Monday, February 1, 2010

Give Them What They Want

Christmas has come and gone, and every year the wife and I have the same debate: I like to buy things that she doesn't know about so that I can watch the smile on her face when she gets something that she wanted but didn't expect to get; she likes to buy things that I have told her that I want so that she doesn't get me something I don't want.

What happens instead is that I don't tell her what I want and she tells me what she wants. I am the one with the surprise because she always gets me neat stuff, and she's the one who is happy because she knows she is getting the things she wants.

This Christmas, I learned that sometimes people don't know what they want until you give it to them. For example, this year my wife got me an ear and nose hair trimmer. My OCD has always driven me to spend lots of time in the bathroom several times daily "manscaping" because I get real satisfaction out of cleaning up my appearance. (Of course, the only way to measure how effective I am is to count the hairs that I pluck out of my ears, eyebrows, and nose. But I digress...)

I've seen these hair trimmers in the media for years, but I've always resisted getting one. Ironically, it's because I associated these devices with old men and I am not old even if I am 42. But after staring at this thing in its packaging for 2 weeks after Christmas, I finally opened it up; inserted the battery; and...found that I really like it.

Speaking of things that people may not know what they want, Apple announced the iPad last Wednesday. My concern is that Apple is known to think outside of the box, but sometimes this box is exactly what people want. They do hit the proverbial home run when they successfully show the public another box that they like even more (iPhone anyone?) though so this is a hard call to make.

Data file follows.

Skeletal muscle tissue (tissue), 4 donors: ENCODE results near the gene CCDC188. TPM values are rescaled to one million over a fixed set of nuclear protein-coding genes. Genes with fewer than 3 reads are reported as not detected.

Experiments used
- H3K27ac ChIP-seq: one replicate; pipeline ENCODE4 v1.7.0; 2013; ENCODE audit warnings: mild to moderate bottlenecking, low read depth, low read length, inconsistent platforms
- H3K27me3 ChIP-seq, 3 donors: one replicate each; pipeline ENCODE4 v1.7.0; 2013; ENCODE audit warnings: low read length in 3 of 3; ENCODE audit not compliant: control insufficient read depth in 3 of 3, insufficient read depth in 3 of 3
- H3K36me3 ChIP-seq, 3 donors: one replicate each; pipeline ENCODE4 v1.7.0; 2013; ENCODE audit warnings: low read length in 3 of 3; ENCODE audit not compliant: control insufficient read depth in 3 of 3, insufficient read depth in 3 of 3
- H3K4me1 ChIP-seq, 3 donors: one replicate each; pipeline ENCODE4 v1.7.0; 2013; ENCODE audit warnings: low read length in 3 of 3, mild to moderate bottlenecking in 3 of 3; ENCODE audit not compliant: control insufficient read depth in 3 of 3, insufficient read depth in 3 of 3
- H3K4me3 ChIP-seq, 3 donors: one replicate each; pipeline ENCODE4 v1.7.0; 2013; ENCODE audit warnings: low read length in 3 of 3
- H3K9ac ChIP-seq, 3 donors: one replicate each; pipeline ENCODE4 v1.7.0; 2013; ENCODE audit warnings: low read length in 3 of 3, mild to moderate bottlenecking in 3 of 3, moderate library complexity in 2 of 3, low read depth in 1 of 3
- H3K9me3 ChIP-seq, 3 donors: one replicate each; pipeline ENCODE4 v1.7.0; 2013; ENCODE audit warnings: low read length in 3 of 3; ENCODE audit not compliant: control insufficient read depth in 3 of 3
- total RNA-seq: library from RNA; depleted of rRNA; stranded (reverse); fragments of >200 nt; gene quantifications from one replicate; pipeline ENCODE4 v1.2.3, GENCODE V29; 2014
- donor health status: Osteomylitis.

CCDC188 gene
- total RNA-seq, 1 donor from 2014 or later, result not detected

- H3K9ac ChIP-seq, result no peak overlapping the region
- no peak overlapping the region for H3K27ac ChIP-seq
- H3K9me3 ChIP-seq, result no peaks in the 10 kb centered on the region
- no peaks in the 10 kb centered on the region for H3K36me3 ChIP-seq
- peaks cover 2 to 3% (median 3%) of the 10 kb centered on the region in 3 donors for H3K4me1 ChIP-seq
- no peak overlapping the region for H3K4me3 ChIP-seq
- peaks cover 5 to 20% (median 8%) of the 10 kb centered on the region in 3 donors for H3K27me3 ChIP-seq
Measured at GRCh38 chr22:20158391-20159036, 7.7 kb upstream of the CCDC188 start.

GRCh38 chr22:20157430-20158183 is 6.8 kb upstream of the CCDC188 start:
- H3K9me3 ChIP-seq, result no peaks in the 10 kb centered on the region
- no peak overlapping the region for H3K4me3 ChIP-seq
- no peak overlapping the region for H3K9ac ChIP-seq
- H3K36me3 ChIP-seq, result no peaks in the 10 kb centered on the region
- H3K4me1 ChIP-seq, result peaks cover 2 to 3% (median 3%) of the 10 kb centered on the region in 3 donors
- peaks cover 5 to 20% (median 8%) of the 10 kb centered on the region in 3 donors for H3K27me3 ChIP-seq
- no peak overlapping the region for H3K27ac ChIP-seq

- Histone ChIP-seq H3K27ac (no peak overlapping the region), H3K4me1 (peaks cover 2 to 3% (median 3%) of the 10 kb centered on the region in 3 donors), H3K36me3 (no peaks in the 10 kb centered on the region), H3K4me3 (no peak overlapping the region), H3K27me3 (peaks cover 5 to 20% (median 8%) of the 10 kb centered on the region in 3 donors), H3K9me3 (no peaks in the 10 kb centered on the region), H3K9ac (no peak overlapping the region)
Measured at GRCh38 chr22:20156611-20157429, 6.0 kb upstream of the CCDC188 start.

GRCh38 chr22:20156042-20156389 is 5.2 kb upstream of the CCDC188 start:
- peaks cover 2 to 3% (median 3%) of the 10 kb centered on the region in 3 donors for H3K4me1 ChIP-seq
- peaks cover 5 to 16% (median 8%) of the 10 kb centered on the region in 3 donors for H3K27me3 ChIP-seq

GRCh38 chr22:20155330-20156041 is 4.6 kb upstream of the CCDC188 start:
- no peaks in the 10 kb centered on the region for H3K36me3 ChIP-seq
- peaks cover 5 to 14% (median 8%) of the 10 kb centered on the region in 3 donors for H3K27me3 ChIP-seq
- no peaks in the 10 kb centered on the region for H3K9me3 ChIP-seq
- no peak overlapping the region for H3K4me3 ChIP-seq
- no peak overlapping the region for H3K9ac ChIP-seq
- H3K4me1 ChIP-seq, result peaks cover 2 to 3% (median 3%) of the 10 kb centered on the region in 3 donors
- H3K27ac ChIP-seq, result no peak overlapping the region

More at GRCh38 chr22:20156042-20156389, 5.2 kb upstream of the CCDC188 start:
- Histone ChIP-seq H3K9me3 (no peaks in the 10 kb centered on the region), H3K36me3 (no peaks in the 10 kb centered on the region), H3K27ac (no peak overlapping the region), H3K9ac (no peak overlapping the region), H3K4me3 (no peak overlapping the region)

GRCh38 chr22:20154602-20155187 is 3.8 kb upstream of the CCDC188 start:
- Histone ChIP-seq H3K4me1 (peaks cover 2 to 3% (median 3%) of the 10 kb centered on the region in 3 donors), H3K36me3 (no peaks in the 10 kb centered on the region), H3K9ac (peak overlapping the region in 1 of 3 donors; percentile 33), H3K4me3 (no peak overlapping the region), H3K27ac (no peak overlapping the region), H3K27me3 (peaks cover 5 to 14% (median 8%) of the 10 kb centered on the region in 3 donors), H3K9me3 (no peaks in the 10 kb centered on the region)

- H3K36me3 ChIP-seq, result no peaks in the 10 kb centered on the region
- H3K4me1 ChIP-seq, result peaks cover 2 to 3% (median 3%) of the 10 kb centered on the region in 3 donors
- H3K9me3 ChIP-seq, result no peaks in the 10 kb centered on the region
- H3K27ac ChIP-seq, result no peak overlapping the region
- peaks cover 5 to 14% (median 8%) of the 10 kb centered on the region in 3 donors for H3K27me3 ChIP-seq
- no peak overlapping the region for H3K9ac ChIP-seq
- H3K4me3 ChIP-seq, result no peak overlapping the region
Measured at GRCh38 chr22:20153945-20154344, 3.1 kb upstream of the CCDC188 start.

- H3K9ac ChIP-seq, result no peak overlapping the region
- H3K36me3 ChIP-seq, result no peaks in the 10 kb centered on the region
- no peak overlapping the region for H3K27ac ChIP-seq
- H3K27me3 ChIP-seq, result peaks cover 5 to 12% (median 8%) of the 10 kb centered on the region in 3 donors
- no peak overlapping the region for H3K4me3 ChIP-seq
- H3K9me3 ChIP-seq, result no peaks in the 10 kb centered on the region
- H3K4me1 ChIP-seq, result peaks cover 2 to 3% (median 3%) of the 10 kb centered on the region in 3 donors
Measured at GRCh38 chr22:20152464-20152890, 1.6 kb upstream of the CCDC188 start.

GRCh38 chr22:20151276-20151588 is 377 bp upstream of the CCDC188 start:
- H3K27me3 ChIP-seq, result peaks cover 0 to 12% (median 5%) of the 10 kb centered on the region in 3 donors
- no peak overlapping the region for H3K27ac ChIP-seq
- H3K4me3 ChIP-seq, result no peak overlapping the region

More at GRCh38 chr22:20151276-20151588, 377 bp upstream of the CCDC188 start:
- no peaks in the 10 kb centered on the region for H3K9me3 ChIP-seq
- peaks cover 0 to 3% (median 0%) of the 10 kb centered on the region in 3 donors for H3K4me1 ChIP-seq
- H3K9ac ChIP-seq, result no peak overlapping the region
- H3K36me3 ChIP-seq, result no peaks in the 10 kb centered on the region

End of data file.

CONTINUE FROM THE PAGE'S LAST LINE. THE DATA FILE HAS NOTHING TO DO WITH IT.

Will it be able to compete against the Kindle replete with the blessing of the Almighty Oprah? While I am seeing more and more Kindles in the subways, I personally don't like the device much. My in-laws got me a 1st generation Kindle for Christmas in 2008 and, after deciding the user interface was extremely "clunky" (for lack of a better word) I shut it down; put it back in the box; and haven't taken it out since.

But the bigger question and one that is relevant is: is the public only interested in a reader or something more capable? Apple didn't announce a reader-only device, but is this what the people want? It's difficult to guess which way the tide will flow given the readily apparent shortcomings in the iPad's design: no camera; it's 3 times as heavy as the Kindle; there isn't a real keyboard; and the price is much higher than a Kindle especially if you want 3G support. (Wired recently ran an article entitled Ten Things Missing From the iPad. Go read it for more information.)

Ironically, while Apple is attempting to compete against the Kindle in the reader space, Amazon is going to go toe-to-toe with Apple in the applications space. Specifically, they announced that they have released an SDK for 3rd party applications to be developed. This is a huge mistake that will cost them in mindshare, in my opinion, because the display is far too slow to update. So unless 100% of the applications are content related (like the discussion about a Zagats port to the Kindle), people will quickly become disenfranchised with the concept and then, on a larger scale, the entire device. In other words, why should I stick with the Kindle when it has crappy applications when I can get an iPad with its immensely huge and popular App Store and a great reader included.

Oh, and did you know that Amazon has a Kindle e-book reader application for the iPhone? The iPad will run iPhone applications so Jeff Bezos better know what he is doing because in my opinion he is heading down a road he should not be. The one thing going for Amazon is that Electronic Arts has signed up to develop applications for the Kindle. While EA has a decent track record, they also have a few bombs under their belt so I'm not yet 100% confident that even they can pull it off.

To summarize all of this, I leave you with a quote by Richard Charkin, executive director of Bloomsbury Publishing in London. In a recent New York Times article, he says bluntly, "will Kindle pricing [for e-books] trump Apple sex appeal?" Good question indeed.

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